1. Xcode Simulator Errors
SpringBoard failed to launch application with error: 0
If you get the error above when you try to run your application, the fix is really simple.
All you need to do is make sure your Simulator is the active window, and then open up the menu pictured below and click “Reset Content and Settings…”
It will ask you if you really want to reset and you should say yes.
Note that this will delete all the installed apps and settings on your iPhone simulator and reset it back to the original state.
Now when you run your app from Xcode again, you won’t get that error.
If your iPhone simulator doesn’t look like the one you see me using in my videos, it’s because your iOS simulator is at a different zoom level.
The frame or bezel on the simulator also differs from level to level so if you don’t see an iPhone bezel on your simulator, try changing your zoom level as shown in the screenshot below.
You can also hit command + 1-3 on your keyboard as shortcut keys to control the zoom level of your simulator.
If you run your app and the iOS simulator is showing a black screen, I would first wait a little while. Sometimes it can take up to 15 seconds to launch your app initially.
Secondly, I would reset the simulator like I mentioned above and try to run my app again.
If that still doesn’t work, then maybe you have accidentally set some breakpoints which is stopping the app execution.
Run your app, then bring Xcode to the foreground and see if you see something like the below with a green line (representing where execution has halted) stopped at a blue marker (which is a breakpoint):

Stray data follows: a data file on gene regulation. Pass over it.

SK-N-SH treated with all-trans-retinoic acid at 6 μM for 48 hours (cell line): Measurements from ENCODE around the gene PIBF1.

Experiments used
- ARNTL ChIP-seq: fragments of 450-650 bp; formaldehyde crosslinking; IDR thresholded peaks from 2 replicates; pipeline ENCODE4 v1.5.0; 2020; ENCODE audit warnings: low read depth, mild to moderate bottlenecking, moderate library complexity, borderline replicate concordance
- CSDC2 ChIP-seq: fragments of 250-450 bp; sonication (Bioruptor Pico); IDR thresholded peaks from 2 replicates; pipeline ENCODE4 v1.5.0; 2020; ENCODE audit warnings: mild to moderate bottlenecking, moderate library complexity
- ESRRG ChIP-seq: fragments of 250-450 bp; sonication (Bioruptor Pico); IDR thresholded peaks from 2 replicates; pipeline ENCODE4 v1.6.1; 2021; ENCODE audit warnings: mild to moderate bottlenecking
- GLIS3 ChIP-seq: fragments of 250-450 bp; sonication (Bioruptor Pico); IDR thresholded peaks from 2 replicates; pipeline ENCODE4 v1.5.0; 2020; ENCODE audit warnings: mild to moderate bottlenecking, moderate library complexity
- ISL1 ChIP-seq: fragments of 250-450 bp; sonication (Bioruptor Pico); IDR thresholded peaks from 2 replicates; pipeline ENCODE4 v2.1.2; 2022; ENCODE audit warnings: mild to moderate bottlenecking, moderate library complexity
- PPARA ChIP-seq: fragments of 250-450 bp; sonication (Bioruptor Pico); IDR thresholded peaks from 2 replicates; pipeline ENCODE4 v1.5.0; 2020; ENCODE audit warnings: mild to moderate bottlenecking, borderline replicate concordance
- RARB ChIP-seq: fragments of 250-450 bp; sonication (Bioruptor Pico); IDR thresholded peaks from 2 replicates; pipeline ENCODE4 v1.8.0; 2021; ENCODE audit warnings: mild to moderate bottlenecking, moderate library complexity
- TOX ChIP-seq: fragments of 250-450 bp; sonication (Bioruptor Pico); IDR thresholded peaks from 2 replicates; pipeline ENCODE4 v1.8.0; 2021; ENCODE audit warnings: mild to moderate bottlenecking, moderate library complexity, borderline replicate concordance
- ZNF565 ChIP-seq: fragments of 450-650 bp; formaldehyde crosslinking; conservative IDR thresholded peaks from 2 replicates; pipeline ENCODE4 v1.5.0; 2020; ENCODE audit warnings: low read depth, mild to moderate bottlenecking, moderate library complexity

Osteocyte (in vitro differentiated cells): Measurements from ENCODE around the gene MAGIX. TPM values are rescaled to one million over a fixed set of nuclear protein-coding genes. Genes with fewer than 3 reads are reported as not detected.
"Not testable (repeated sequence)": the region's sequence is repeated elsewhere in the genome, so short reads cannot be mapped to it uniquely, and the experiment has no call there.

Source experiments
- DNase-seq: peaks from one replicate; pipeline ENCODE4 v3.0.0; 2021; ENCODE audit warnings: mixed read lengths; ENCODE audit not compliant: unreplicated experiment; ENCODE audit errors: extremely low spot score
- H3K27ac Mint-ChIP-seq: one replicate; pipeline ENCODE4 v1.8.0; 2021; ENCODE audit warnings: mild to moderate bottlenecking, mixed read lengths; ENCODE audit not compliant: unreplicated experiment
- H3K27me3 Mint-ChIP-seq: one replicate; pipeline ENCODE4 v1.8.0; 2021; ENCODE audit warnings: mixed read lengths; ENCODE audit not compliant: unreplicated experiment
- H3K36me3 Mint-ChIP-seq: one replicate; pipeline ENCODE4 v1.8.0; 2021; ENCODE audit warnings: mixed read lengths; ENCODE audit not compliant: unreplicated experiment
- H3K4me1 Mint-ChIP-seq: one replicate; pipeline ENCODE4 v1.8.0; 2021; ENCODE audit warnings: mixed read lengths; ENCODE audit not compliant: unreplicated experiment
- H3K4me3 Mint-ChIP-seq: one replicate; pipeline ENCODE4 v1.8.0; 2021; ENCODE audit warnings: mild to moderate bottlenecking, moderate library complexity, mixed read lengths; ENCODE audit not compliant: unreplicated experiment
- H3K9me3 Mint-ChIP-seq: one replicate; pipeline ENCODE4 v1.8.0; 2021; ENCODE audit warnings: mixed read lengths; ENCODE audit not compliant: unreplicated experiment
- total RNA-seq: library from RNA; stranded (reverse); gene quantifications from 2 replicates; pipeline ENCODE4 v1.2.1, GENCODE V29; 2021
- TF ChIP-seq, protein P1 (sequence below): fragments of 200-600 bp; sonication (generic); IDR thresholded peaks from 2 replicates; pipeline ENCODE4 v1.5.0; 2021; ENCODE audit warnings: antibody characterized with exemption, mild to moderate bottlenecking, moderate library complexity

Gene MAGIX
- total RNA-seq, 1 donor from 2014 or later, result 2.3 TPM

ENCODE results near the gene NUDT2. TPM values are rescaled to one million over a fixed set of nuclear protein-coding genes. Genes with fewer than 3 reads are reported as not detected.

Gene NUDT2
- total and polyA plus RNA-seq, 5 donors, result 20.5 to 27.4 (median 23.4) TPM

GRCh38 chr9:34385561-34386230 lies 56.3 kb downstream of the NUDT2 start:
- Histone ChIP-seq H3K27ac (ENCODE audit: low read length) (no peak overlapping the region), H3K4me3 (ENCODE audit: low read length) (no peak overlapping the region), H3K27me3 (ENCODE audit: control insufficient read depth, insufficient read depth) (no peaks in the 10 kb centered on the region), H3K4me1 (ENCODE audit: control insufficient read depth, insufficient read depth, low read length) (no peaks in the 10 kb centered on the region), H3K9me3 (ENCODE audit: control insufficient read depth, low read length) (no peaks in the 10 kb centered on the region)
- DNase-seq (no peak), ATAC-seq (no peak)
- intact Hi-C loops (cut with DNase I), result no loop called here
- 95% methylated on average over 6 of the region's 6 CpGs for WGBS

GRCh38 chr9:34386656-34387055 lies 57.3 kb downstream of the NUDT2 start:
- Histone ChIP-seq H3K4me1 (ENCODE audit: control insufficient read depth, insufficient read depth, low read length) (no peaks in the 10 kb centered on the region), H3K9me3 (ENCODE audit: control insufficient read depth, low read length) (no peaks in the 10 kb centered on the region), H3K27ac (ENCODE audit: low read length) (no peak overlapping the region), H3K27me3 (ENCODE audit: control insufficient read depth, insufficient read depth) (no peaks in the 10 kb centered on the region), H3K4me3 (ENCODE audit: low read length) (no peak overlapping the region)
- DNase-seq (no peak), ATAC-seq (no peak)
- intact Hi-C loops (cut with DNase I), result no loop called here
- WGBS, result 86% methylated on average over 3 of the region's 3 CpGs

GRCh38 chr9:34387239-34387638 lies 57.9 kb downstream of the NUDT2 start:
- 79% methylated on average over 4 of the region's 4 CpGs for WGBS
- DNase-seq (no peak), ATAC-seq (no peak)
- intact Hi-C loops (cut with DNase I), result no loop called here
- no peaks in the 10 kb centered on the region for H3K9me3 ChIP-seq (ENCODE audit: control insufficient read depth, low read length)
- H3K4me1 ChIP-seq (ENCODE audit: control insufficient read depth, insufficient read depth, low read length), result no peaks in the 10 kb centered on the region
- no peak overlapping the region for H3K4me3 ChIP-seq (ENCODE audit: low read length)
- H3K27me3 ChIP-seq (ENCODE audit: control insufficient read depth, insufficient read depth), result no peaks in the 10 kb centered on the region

If you see something like the above screenshot, that means that you’re seeing a black screen because the app execution has stopped. All you need to do is to either remove the breakpoint by clicking the blue marker and dragging it off the gutter (and then re-run your app).
Or you can disable all breakpoints by this menu command in Xcode:
I see this happening a lot for beginners who aren’t aware of what breakpoints are.
Breakpoints are used to halt execution at a certain point so that you can inspect variables and peek into your objects to debug.
You can set breakpoints by clicking the gutter beside a line of code and it’ll add a little blue marker there. So you can see why beginners may accidentally have set breakpoints and not realize it when they run their app!
2. App Runs And Then Crashes
When your app runs and then crashes (whether it crashes as soon as your run it or it crashes after you click something), you need to know where to find the error message so that you can see what’s wrong.
After the crash, go to Xcode in the lower right hand pane, scroll all the way to the top.
So now that you know how to find the actual error message when your app crashes, the next step is to learn to recognize some of the more common types of messages because they will hint at what’s wrong.
The unrecognized selector error means that somewhere, a method was called on an object and that object didn’t have that method so it crashes. “Selector” is another term for a method.
As you can see in the error message above, it tells you the method that was called was “showDieNumber” and the object that it was called on was a UIView object.